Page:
I enjoyed meeting faculty from local independent schools as we honestly addressed questions about Pittsburgh and diversity; however, by far the most energizing part of the evening was the sharing by young people from our communities in the East End. They are committed to tackling social justice and environmental issues, treating each other with respect and kindness, and branching out into our communities. One of the most inspiring moments was when our students asked if we could include more schools from different communities in order to encounter a broader spectrum of viewpoints. I left the evening with the knowledge that our work within our school community was encouraging our girls to look beyond themselves, and I feel confident knowing that we are leaving the future of Pittsburgh in their hands!
Two years ago, we established our first affinity groups in the Middle School to provide spaces where every student felt heard. Sisterhood Jr., open to any Middle School Black, African, and African American students, has built upon the long and rich history of the Black Student Union in the Upper School and holds regular meetings with their advisors, Ms. Young and Ms. Jackson. Ms. Young sees “growth each time they meet”, and she has “witnessed the confidence the group creates within individuals move externally to their life in the Middle School.”
The Middle School Multicultural Club, facilitated by Ms. LaRoche and Ms. Boyer, is an alliance group open to any interested Middle School students. Students have the opportunity to explore their own cultures and learn from the cultures of others. This group has provided a safe space for interested students to discuss and raise awareness around diversity-related topics.
We hoped that the establishment of Sisterhood Jr. and the Multicultural Club would have an impact on the students who joined them, but we did not anticipate the positive effect on our entire Middle School community. Students have been able to share their faith, their strengths, and their challenges with the Middle School community in our meetings—we have heard presentations on Judaism, Unitarianism, Sikhism, Atheism, and Agnosticism. We have had students teach us not only about learning differences, but how they affect their lives at school every day. We have provided students with time and safe spaces to begin to process the Tree of Life shootings, and to discuss the Antwon Rose case verdict. Ms. Young, the facilitator of several of these conversations, shares, “the voices in the margins—students who were once reluctant to share—now feel more empowered to do so in this community.” The dialogue that occurs in these conversations and discussions allows each student to ask questions and share their feelings—to be heard and to be known for who they are.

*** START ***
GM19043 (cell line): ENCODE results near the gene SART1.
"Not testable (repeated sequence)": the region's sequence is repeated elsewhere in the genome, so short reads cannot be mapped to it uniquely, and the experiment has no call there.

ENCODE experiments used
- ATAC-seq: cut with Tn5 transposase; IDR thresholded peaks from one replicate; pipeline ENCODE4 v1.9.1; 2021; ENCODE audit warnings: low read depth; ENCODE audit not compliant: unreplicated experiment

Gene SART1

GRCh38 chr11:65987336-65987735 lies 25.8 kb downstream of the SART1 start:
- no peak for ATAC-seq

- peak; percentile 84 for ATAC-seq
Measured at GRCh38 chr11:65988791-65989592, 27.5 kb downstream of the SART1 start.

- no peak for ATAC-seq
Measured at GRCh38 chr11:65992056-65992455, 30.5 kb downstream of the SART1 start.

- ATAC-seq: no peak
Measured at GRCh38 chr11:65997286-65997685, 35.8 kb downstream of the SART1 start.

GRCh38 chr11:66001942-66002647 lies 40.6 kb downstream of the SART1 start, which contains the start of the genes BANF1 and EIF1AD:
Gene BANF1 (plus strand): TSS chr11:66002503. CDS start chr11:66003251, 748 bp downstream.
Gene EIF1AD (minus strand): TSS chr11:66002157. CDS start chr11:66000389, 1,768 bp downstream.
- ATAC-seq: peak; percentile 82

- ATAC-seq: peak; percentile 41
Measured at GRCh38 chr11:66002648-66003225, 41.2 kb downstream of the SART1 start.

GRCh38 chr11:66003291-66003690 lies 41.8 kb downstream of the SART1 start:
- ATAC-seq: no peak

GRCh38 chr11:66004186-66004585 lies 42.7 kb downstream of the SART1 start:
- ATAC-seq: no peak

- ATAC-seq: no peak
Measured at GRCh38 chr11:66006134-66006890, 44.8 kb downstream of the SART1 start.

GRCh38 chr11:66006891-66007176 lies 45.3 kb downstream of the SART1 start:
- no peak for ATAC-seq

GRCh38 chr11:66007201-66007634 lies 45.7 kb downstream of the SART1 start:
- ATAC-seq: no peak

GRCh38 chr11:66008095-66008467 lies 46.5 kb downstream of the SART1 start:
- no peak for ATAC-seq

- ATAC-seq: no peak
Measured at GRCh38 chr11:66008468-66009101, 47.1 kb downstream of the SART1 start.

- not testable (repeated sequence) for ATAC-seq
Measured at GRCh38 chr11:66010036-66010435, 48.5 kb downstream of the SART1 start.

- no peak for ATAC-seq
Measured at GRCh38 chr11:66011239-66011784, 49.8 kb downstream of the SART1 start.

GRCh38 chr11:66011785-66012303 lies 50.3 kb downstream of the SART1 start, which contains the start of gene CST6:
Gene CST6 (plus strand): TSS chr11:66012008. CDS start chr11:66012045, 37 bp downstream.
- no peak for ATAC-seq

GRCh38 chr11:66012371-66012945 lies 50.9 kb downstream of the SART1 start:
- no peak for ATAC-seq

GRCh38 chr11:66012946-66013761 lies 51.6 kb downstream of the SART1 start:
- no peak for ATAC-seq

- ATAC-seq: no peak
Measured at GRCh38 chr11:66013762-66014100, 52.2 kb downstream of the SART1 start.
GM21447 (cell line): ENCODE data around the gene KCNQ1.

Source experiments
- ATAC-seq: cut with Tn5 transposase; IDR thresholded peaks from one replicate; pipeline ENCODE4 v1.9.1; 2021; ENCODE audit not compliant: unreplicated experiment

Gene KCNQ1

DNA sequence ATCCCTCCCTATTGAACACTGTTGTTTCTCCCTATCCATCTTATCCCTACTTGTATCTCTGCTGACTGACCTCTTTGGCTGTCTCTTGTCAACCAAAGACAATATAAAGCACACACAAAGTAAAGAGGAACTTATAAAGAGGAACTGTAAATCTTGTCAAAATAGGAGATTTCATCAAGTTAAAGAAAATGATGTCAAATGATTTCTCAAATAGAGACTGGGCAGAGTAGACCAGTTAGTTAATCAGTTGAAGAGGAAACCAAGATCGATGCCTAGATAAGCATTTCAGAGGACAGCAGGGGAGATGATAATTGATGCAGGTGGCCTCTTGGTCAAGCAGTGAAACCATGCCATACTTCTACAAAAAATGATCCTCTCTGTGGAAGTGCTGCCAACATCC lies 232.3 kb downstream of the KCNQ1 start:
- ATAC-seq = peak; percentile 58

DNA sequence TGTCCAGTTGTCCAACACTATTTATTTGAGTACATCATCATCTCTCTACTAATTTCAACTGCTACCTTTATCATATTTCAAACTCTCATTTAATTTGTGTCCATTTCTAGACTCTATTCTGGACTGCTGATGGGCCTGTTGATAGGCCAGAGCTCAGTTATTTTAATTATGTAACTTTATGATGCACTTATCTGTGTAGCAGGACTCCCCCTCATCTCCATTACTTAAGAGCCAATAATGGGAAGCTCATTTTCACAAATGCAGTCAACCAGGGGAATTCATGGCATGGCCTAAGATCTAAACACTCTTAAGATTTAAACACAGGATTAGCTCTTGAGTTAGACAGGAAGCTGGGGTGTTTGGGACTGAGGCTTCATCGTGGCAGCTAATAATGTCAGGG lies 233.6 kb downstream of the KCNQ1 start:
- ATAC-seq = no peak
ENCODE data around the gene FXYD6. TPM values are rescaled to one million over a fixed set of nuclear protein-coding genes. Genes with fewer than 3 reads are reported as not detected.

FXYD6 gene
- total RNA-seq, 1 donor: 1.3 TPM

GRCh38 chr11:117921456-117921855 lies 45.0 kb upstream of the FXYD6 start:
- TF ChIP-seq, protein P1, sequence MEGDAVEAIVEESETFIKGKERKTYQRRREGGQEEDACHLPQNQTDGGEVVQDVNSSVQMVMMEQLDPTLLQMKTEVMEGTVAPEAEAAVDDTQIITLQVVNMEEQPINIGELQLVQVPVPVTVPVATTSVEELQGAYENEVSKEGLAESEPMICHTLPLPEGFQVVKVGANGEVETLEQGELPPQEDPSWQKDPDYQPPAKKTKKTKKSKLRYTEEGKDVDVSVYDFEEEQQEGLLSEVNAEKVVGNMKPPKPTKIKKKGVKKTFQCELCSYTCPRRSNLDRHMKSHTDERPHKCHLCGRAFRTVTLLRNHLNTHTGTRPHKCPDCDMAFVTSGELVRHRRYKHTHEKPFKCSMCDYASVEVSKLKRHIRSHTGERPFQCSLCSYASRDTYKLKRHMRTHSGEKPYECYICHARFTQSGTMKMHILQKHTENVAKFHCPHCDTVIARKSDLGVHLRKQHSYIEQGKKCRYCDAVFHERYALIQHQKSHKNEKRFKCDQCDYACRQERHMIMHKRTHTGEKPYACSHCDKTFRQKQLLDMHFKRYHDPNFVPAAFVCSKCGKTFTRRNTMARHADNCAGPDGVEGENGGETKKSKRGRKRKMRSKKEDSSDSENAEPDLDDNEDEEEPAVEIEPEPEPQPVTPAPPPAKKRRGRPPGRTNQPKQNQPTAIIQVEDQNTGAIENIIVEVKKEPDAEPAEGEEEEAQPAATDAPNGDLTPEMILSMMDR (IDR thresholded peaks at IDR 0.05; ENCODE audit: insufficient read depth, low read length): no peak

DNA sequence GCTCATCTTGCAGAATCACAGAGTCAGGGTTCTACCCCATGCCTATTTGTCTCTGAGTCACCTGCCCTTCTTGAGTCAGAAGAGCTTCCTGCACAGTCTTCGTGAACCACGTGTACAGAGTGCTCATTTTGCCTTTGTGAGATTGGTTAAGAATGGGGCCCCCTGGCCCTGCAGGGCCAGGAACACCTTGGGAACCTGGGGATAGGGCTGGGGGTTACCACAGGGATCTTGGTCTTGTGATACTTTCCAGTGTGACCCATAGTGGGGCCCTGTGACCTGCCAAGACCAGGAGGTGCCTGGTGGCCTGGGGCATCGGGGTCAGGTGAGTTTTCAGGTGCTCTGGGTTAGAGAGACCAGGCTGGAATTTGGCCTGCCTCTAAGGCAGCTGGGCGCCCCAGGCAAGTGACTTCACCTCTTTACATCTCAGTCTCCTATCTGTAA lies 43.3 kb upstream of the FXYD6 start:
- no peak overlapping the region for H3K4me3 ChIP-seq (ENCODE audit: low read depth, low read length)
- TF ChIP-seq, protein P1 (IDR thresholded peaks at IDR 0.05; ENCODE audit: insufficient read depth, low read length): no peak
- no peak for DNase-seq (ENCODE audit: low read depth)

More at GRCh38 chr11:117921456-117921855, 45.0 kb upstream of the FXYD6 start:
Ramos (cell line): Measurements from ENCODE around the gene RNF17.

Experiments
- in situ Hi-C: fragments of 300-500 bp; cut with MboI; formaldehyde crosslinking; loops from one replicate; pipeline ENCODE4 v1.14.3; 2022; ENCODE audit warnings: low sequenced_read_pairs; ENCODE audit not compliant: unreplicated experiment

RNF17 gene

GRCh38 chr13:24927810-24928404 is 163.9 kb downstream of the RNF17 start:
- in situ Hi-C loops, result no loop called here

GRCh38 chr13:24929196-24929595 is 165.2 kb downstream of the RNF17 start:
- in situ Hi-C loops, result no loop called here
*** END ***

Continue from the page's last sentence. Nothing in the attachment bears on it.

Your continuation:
Our Middle School faculty have also heard from our students. Members of the Upper School Student Diversity League came and presented about their experiences. They were honest and brave in discussing their experiences, and faculty members were open and eager for feedback.
We have always deeply valued our engagement with each other as respectful and positive community members. Now, our entire Middle School has extended this commitment to being present and engaged in real conversation with each other.